• The thematic roles associated with permanent ownership and the various inalienable possession relations (the part-of relation, kinship, etc) are associated with distinct DP-internal argument-introducing heads, but languages may vary in whether they first-merge the possessor in a possession sentence into the specifier of one of these DP-internal positions, or somewhere higher up in the tree.
  • The main source of cross-linguistic variation in the syntax of possession sentences is thus the position in which the possessor is introduced into the structure. If the possessor is introduced in spec-VoiceP, we have a HAVE construction/language. If the possessor is introduced anywhere lower than spec-VoiceP (e.g. in a spec position inside the possessee DP itself, in the spec of a pP which takes the possessee as its complement, in the spec of an applicative head, etc.), then we have a BE construction/language.

ESSL 5/9  

What: Even more Turkshop results
When: Thursday, May 9, 5:30
Where: 32-D831
Who: Despina Oikonomou, Ruth Brillman, Wataru Uegaki, Paul Marty

This week’s lab meeting will be dedicated to results of projects created by Turkshop participants. We will hear from Despina Oikonomou, Ruth Brillman, Wataru Uegaki and Paul Marty.


Colloquium 5/10 - Andrew Nevins  

Speaker: Andrew Nevins (University College London)
Date/Time: Friday May 10th, 3:30-5pm
Venue: 32-141
Title: Agree-Link, Derivational Sandwiching, and Agree-Copy


Recent work on agreement with coordinated DPs has largely converged on the hypothesis that agreement is established in two steps (a move anticipated in Pesetsky & Torrego 2004). Adopting the terminology in Arregi and Nevins 2012, we can refer to these as Agree-Link, or the syntactic establishment of an Agree relation between Probe and one or more Goals, and Agree-Copy, or the postsyntactic (PF) copying from Agree-Linked Goal(s) onto the Probe. Evidence for this split of Agree into two separate steps comes from the fact that they can be derivationally intercalated by postsyntactic operations such as Linearization in Hindi and Slovenian (Bhatt and Walkow, to appear; Marusic, Nevins and Badecker, to appear) postsyntactic morpheme displacement in Bulgarian (Arregi and Nevins, to appear), and Vocabulary Insertion in West Germanic (van Koppen 2005).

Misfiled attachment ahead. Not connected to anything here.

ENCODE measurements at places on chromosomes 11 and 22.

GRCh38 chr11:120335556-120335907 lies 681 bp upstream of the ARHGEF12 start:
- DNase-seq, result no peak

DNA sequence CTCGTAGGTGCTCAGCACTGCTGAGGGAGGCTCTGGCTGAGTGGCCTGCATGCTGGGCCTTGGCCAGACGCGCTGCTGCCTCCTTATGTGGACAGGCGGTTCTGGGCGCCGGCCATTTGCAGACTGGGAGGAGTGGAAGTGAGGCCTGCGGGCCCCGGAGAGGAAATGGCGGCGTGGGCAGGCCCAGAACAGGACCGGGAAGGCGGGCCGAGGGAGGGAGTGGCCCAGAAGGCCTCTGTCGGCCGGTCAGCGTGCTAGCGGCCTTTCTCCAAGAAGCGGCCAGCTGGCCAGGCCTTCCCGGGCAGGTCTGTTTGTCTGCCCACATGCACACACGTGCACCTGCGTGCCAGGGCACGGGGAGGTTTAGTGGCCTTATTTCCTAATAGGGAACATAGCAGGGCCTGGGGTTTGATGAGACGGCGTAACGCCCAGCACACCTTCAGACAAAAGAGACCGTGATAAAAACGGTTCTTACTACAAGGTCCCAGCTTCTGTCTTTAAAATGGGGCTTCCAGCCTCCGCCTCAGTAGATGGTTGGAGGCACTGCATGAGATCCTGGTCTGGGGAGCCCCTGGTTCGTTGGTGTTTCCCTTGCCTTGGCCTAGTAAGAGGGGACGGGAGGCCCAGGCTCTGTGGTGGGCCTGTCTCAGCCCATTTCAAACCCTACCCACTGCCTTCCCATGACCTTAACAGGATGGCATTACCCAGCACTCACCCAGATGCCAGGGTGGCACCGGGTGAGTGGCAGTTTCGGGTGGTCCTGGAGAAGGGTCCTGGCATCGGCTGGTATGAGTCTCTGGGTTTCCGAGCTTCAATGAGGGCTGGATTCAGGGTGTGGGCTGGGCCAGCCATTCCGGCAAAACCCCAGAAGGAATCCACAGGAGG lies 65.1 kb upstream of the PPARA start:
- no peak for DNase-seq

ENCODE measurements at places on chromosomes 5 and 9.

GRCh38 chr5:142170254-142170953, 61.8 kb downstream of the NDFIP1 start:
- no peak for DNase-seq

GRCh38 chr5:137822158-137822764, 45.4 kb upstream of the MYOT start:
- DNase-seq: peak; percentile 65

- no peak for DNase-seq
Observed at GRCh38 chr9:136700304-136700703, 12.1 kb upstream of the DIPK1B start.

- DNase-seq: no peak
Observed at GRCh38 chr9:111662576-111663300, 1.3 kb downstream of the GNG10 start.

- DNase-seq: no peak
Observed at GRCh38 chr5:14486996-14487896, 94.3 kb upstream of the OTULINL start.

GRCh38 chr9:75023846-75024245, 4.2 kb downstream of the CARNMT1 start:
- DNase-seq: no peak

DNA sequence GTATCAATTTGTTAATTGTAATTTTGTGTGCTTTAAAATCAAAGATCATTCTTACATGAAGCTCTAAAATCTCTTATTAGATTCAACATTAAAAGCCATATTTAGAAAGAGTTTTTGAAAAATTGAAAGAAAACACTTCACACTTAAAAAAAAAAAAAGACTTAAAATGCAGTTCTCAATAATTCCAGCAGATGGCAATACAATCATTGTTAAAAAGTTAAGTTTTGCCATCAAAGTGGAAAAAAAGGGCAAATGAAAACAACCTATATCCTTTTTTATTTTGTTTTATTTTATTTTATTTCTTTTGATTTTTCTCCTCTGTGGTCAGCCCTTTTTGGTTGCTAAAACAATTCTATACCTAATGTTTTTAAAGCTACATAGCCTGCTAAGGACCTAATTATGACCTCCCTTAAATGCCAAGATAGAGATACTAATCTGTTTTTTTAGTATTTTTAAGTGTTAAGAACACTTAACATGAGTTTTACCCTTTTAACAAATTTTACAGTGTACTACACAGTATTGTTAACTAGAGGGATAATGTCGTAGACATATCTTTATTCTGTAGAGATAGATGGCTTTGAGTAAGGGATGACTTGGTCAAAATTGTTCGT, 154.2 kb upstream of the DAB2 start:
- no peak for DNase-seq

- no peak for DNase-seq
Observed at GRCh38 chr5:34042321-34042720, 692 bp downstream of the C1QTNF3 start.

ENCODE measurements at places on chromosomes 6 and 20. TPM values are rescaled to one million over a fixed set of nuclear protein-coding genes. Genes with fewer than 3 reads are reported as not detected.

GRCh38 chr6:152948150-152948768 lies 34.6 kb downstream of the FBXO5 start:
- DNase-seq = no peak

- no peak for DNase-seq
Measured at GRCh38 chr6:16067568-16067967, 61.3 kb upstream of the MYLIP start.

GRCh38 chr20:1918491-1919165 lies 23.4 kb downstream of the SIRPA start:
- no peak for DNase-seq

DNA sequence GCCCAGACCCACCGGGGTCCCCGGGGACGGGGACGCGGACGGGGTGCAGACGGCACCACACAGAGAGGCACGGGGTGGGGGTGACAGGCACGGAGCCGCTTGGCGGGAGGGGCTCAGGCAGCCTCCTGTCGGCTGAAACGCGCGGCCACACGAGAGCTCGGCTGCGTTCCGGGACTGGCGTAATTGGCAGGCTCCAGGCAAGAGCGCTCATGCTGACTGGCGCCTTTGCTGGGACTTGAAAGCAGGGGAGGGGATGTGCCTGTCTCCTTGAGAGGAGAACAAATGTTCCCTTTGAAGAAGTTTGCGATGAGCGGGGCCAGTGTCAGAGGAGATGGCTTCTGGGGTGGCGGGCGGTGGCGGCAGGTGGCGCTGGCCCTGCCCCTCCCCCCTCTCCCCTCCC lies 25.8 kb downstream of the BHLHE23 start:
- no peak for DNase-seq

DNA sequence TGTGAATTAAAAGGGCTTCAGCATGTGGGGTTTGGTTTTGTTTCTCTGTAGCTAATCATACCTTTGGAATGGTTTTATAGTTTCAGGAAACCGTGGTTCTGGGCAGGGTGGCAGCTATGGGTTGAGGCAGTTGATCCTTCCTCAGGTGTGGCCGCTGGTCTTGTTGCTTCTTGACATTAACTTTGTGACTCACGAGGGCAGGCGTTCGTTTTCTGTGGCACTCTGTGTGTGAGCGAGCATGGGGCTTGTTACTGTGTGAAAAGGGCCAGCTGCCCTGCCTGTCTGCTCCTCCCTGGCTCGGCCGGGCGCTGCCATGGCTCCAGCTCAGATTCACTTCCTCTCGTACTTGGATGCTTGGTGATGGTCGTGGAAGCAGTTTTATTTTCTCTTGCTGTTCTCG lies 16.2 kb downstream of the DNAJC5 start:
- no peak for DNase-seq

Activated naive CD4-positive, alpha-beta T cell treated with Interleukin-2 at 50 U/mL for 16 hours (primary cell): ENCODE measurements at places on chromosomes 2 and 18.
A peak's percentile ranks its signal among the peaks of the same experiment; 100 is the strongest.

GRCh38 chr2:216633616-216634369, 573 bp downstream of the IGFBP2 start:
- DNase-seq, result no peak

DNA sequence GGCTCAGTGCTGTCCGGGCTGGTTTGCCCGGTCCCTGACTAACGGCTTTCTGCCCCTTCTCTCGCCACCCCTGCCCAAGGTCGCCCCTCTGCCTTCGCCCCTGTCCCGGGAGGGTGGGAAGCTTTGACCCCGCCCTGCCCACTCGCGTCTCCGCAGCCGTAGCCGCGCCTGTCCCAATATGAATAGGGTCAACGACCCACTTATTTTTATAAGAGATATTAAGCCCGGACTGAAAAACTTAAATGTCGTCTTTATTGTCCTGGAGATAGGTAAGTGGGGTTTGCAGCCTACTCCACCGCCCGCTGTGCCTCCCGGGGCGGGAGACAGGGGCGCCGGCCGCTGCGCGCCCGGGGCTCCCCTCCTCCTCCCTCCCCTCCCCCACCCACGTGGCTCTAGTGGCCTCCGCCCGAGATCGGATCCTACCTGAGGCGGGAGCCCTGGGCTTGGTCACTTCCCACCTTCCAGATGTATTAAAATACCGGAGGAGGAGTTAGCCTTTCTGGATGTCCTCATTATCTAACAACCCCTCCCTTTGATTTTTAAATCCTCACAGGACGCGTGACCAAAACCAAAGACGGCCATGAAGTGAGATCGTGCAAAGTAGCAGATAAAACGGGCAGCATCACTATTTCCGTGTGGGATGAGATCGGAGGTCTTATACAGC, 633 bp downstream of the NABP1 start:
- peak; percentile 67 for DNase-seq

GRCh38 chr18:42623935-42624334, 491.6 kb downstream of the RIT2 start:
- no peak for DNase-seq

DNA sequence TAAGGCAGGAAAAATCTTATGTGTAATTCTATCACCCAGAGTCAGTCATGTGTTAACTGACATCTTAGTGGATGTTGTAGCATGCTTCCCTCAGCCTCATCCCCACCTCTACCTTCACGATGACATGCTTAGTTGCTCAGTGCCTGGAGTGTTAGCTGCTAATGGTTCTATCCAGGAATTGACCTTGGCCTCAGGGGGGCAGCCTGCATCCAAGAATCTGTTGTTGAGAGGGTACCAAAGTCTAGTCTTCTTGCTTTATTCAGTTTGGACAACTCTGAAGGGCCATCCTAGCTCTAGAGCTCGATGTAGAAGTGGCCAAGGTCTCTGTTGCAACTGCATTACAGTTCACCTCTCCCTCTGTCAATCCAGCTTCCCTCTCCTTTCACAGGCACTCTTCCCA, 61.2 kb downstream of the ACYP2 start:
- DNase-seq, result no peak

Further evidence for this two-step analysis of agreement comes from a different empirical domain, namely, variation in the interaction of agreement with case syncretisms due to postsyntactic impoverishment in Basque dialects and Indo-Aryan languages. In both cases, variation in the realization of agreement is due to a uniform establishment of syntactic Agree-Link relations, coupled with dialect- or language-particular differences in the application of Agree-Copy and its derivational interaction with postsyntactic impoverishment rules. The variation found is thus largely reduced to familiar feeding and counterfeeding interactions among operations in a derivational theory.

The interaction of agreement and case syncretism in these languages thus converges with crosslinguistic coordination patterns in providing evidence for a strongly derivational theory of Agree in which the latter is established in two steps: hierarchically defined syntactic Agree-Link, followed by postsyntactic Agree-Copy, which can interact in different derivationally defined ways with other postsyntactic operations. As such, it provides converging evidence for the view that minimalist and Distributed Morphology approaches to inflection involve sequenced derivational ordering of specific elementary operations (Müller 2008, Epstein & Seely 2002).